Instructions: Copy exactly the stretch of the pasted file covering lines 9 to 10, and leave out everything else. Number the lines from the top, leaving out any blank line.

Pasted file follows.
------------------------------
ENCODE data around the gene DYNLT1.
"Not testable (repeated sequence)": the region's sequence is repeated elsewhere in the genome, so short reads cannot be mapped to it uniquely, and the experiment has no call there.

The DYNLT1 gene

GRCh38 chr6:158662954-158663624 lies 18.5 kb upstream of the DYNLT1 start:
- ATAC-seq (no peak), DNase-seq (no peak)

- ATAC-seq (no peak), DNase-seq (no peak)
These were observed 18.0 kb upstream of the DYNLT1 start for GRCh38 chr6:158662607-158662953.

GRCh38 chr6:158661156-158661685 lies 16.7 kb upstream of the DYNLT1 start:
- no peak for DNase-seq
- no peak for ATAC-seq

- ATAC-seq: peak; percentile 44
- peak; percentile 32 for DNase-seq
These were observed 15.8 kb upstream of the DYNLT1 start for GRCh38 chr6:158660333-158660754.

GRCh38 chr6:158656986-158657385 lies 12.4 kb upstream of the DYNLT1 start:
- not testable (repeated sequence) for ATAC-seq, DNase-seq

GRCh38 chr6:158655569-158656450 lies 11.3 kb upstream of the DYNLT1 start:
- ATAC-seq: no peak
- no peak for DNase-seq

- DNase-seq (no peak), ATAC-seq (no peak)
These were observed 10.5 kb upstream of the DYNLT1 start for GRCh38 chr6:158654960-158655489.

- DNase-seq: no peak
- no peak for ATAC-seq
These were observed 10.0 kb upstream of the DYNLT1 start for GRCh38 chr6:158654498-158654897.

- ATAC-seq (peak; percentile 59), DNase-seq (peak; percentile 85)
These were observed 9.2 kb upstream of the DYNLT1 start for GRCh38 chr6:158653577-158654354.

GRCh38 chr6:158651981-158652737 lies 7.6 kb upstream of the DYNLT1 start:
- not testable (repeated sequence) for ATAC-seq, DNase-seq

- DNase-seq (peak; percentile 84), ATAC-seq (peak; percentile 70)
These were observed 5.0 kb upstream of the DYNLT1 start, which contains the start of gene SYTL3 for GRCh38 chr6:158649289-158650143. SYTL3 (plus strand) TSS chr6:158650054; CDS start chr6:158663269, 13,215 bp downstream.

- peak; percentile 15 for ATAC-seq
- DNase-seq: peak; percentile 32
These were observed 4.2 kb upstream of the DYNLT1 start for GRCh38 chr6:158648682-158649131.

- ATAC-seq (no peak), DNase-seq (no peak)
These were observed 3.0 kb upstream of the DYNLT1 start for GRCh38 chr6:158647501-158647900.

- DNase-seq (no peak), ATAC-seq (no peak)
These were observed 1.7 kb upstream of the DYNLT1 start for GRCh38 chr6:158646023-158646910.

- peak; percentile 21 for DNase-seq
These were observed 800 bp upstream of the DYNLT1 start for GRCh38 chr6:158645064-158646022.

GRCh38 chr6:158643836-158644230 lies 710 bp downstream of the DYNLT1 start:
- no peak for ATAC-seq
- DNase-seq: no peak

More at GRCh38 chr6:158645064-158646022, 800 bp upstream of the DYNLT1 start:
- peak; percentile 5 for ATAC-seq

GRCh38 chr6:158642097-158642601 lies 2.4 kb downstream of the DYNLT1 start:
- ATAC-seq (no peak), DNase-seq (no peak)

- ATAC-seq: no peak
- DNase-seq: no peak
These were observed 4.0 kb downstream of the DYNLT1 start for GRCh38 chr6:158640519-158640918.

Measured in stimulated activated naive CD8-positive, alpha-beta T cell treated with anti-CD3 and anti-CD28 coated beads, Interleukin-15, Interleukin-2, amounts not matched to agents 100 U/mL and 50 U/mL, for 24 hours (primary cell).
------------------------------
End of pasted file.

- no peak for DNase-seq
- no peak for ATAC-seq